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tv   Nightline  ABC  March 1, 2012 11:35pm-12:00am EST

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tonight on "nightline," bad romance? she's 18. he's 41. and her former teacher. they say it's love. but her mom calls it criminal. undercover granny. our producer's grandmother goes undercover, to expose how health care companies are preying on patients. submitting tens of billions of dollars in fraud a year. >> it's a "nightline" investigation. and cute for a cause. tonight, we're there, as this adorable polar bear cub steals hearts and takes his first steps. could this little guy save a whole species? >> announcer: from the global
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resources of abc news, with terry moran, cynthia mcfadden and bill weir in new york city. this is "nightline." march 1st, 2012. good evening. i'm terry moran. and we begin with a question of love. or crime? a california high school student has left school and moved in with her male, 41-year-old former teacher. she's 18 now. and she and her boyfriend say their relationship is a may-december romance. but her mom claims a crime has occurred here. and she points to some 8,000 text messages, dating to when her daughter was a minor, to prove it. here's abc's cecilia vega. >> reporter: this might look like innocent love for james and jordan. but he's 41. she's 18. and there's another twist. one month ago, he was her high school teacher. are you in love? >> yes. i do love him. i mean, my best friend. i mean, he's more than just a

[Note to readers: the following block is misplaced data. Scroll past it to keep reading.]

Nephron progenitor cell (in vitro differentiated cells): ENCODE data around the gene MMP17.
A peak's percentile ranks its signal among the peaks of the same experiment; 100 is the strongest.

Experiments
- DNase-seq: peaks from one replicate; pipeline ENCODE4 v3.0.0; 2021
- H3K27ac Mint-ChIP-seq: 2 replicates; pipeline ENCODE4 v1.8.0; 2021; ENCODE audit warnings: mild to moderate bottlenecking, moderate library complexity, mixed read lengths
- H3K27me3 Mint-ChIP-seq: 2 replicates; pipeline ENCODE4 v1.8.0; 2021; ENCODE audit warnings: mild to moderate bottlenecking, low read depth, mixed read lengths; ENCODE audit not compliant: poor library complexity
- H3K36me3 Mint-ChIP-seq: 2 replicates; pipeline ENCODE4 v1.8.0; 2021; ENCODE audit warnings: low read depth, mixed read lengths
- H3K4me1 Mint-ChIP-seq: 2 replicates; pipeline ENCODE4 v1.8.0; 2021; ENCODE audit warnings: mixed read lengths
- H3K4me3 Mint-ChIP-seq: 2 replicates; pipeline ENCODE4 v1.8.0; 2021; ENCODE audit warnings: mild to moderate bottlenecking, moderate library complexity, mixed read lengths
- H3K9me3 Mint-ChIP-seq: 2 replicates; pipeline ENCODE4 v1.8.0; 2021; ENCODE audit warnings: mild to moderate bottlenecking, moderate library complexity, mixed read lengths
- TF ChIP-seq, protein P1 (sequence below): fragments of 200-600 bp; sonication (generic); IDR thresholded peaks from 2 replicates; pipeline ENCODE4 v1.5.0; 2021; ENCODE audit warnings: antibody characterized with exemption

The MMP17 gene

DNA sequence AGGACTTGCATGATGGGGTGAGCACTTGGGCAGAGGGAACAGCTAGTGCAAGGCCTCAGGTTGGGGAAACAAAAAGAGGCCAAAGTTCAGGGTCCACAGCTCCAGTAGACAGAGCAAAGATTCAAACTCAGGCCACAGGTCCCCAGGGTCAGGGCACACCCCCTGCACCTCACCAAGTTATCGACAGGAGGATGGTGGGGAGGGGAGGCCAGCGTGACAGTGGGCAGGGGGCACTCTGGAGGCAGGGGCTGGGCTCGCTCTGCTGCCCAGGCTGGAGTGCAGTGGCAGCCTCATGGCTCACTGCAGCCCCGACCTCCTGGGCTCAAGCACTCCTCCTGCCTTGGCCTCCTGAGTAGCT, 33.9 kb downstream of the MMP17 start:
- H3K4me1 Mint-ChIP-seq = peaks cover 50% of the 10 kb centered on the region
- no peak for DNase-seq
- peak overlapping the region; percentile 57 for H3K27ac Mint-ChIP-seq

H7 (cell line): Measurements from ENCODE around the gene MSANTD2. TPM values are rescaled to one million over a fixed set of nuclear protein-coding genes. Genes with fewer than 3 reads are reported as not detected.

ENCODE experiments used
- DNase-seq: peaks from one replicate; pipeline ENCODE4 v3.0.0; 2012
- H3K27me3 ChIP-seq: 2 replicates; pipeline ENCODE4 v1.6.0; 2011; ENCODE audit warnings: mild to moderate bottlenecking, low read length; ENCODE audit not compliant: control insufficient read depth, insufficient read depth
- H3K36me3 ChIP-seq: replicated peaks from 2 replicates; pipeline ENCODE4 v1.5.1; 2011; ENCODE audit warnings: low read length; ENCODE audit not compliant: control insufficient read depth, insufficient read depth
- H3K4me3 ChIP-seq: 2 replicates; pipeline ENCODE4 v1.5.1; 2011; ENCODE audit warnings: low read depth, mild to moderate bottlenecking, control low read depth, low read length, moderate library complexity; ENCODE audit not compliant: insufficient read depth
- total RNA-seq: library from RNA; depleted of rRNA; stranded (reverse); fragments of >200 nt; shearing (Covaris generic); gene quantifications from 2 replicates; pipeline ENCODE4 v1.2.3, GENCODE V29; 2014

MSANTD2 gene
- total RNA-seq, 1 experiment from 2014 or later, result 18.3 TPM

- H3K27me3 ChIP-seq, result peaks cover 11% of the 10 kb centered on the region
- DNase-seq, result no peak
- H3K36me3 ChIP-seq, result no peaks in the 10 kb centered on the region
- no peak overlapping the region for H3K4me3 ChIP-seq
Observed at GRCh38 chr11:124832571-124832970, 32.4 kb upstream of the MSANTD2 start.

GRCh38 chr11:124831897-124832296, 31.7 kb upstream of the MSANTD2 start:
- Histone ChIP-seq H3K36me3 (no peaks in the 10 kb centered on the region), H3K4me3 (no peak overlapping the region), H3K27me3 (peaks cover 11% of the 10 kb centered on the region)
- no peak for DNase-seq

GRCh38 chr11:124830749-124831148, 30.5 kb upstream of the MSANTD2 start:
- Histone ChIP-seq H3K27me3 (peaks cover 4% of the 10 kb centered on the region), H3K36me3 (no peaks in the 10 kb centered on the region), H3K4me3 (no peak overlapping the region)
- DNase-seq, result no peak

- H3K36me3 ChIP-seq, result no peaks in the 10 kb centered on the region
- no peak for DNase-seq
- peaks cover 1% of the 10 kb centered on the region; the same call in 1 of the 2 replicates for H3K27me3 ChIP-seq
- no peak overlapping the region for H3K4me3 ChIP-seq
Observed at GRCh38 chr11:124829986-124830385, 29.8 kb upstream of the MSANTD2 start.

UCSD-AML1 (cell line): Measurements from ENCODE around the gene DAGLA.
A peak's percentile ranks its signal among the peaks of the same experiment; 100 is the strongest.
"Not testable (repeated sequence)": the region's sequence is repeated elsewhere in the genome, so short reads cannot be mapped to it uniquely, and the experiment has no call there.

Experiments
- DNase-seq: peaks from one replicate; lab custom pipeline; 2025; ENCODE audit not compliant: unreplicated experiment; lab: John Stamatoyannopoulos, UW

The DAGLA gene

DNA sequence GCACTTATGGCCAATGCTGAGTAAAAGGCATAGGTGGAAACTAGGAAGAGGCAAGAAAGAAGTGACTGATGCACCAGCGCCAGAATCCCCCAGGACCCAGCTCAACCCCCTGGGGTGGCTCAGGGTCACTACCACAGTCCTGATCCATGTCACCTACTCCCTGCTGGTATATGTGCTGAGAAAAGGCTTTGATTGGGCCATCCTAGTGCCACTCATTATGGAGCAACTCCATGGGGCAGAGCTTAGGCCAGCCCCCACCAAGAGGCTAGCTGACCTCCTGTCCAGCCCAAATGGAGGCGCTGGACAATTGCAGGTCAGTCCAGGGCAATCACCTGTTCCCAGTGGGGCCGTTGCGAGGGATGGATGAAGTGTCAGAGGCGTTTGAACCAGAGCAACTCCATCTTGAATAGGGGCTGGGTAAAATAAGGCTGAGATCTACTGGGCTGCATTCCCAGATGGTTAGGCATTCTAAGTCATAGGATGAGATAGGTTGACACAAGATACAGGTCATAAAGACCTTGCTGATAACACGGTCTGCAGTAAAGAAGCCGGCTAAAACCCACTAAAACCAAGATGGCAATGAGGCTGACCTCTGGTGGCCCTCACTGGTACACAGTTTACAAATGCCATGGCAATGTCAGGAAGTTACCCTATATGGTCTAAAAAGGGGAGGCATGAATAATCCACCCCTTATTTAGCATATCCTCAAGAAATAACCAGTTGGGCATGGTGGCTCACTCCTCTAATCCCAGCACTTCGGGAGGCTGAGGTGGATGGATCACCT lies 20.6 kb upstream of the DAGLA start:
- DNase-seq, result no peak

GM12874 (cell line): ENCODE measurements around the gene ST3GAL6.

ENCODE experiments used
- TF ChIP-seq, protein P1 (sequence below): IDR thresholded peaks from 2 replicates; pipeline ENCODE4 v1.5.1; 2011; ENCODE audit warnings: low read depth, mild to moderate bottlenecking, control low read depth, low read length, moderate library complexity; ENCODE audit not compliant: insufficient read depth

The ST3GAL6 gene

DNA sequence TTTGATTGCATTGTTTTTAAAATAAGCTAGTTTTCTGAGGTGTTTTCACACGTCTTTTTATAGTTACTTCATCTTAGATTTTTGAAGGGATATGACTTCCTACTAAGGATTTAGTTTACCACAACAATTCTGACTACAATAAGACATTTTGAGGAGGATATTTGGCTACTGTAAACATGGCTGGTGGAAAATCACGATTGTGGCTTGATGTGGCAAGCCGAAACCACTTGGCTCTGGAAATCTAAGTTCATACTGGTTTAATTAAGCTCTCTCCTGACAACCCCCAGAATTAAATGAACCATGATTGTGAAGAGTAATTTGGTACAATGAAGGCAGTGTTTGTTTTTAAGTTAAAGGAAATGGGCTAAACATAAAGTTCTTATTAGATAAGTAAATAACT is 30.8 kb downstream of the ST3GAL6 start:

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lover. >> i would say we're in love, also. i would say i'm in love. i guess i can speak for myself. >> reporter: james and jordan first met when jordan was a high school freshman and he was her business class teacher. >> when i had jordan as a freshman, when she was 15, she wasn't interested in school at all. she failed my class miserably. >> reporter: not the model student? >> not the model student. >> reporter: two years later, he taught her again and said they had a playful relationship. but that it ended there. >> we had a history through her freshman year, that i would tease her about. oh, are you going to fail this one, too? >> reporter: it was only this school year, when jordan was a senior, that things got more intense. it was a field trip where they started to see each other in a different light. >> a four-hour car ride each way. you're going to talk. you're going to sing together. you're going to have fun. you're going to laugh. and i think that's where i may have seen jordan, the real jordan, for the first time. >> reporter: they both deny that